5 years ago

The effect of substrate on growth and nutritional status of native xerothermic species grown in extensive green roof technology

The increasing popularity of green roof technology can contribute to urban sustainability and well-being in cities. However, there still is limited knowledge about the effect of substrate, especially composed from waste amendments, on plant species suitable for the extensive green roofs. Currently the urban agglomeration is characterized by a high degree of industrialization and modern agriculture, which contributes to the production of excessive amounts of various waste materials. The usage of locally available waste materials has many potential benefits, including reduced transportation costs, reduced waste disposal and preservation of natural aggregates. However, the waste has to meet many criteria, such as appropriate physical and chemical properties. The main purposes of green roofs in Poland are: to create additional green space in dense urban area and to increase biodiversity, which could be done by using native plants (well adapted to local weather conditions). A 3-year study was carried out in Krakow using a pilot-scale roof system in field containers. Treatments included two substrates—a Si-waste substrate composed of locally available waste materials and a commercial substrate (control)—and three native xerothermic plant taxa: Dianthus carthusianorum, Hieracium pilosella L. and Sedum acre L. The physicochemical properties of substrates, their stability over time and influence on plant nutrient status as well as the visual rating of plants measurements were examined. We observed a tendency to decrease the bulk density and pH value, and a significant increase in the organic matter content in both tested substrates during a subsequent year of the study. The plant nutrient status was similar in terms of macro-elements, regardless of the substrate used. In relation to elevated trace element concentrations in the Si-waste substrate, the amount of metals accumulated in the tissues of all tested taxa was relatively low. We concluded that waste substrate may be a valuable root environment for examined native species which can be successfully used in Europe on green roof plant communities.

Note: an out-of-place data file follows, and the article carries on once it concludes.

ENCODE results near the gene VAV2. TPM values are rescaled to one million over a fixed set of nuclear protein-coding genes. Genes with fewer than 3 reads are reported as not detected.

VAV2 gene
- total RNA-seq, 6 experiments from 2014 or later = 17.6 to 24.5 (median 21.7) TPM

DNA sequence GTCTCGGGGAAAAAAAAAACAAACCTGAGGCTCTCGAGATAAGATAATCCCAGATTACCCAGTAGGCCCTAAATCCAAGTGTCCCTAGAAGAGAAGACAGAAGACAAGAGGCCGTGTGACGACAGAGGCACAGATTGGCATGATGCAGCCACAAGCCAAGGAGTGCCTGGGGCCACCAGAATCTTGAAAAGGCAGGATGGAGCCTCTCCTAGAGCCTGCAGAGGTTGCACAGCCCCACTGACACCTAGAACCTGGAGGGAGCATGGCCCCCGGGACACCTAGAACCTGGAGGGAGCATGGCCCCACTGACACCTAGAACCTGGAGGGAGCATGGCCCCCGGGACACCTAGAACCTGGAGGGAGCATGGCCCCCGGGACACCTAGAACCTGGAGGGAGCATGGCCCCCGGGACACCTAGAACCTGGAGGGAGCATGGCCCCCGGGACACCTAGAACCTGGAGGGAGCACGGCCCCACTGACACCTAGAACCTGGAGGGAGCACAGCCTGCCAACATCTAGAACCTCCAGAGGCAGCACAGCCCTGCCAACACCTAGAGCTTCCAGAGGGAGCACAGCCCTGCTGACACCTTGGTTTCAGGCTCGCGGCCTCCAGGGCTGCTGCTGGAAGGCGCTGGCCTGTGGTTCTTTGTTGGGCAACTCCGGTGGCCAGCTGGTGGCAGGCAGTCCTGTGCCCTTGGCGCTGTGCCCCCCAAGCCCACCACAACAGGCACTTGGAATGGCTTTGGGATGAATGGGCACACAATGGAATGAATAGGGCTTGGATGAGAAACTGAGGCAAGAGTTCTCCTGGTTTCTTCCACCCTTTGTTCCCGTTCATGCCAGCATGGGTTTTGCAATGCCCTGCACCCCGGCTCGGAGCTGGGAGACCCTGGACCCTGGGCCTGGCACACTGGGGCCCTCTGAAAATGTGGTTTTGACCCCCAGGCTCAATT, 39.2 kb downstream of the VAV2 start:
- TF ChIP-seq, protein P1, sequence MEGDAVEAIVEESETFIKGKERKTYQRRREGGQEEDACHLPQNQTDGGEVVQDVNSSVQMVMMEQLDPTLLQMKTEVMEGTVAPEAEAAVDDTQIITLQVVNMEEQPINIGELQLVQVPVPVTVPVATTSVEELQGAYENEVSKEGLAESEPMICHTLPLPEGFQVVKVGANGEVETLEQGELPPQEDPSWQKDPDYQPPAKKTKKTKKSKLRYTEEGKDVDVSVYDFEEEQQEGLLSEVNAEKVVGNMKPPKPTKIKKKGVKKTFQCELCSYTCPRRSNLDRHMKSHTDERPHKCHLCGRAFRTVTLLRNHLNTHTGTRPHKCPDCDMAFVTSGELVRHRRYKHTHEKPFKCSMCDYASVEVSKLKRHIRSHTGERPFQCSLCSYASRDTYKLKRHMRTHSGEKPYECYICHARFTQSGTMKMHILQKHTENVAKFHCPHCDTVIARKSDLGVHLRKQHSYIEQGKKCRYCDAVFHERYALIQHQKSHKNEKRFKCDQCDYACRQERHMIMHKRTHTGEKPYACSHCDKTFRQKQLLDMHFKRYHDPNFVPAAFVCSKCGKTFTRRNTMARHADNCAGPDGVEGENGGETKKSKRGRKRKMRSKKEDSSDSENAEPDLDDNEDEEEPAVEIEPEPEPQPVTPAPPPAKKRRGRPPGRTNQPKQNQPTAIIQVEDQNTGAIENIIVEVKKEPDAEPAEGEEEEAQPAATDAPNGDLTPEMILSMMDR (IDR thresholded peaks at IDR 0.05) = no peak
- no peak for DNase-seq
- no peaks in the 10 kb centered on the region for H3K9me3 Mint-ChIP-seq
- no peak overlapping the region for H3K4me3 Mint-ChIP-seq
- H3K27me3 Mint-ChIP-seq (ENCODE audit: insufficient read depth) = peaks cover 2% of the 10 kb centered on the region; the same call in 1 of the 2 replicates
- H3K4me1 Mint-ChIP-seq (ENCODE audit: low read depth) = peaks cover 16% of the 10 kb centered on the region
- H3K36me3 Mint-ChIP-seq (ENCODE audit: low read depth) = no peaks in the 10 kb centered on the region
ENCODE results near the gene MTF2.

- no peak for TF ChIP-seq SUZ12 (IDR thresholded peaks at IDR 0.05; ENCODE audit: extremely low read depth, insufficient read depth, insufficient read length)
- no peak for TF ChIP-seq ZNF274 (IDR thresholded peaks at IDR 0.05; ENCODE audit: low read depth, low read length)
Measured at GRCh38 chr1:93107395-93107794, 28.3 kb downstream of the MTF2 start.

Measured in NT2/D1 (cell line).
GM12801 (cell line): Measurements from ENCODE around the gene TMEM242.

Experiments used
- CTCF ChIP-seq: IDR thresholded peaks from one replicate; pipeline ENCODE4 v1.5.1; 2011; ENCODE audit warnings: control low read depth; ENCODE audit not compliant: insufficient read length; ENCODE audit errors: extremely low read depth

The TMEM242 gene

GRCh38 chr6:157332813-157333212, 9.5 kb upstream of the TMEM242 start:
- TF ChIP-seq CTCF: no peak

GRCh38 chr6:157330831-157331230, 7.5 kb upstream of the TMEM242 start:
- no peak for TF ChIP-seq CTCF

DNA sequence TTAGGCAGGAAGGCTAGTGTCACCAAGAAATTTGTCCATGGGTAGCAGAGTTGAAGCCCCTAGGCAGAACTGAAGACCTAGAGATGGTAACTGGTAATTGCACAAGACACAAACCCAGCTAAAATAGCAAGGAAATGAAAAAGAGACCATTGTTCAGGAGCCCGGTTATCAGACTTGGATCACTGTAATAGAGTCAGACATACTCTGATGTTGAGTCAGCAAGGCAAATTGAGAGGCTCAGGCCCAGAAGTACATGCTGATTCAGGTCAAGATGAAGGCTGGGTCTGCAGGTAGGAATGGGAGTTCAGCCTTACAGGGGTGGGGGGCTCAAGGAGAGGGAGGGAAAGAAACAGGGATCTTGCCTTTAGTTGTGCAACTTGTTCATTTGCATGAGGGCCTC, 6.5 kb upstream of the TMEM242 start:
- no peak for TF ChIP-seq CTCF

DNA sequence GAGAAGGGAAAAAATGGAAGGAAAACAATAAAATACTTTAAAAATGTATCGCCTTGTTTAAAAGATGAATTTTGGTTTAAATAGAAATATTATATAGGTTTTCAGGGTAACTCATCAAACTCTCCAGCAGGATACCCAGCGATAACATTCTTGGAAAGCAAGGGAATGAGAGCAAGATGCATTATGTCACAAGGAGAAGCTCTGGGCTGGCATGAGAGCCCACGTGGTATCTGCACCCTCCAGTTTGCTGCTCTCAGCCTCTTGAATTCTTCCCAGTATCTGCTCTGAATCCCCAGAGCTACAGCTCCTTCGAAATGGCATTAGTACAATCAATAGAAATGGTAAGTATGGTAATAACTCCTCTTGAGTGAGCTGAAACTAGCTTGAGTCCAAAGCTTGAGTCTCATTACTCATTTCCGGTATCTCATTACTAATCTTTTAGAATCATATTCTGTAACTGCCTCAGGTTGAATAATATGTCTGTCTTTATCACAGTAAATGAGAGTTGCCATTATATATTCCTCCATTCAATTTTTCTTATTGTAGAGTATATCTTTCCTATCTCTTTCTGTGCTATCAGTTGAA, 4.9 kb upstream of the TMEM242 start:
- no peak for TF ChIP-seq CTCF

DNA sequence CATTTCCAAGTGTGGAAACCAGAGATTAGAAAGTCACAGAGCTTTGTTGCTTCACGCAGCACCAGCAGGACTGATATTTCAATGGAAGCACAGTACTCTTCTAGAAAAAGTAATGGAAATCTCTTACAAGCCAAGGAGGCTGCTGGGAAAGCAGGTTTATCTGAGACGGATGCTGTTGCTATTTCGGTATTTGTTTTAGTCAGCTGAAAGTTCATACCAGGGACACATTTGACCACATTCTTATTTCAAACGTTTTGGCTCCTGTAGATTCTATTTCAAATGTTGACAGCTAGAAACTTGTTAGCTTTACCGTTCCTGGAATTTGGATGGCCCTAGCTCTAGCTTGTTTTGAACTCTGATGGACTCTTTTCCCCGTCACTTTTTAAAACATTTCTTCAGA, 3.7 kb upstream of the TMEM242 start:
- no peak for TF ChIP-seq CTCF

Publisher URL: www.sciencedirect.com/science

DOI: S0925857417304913

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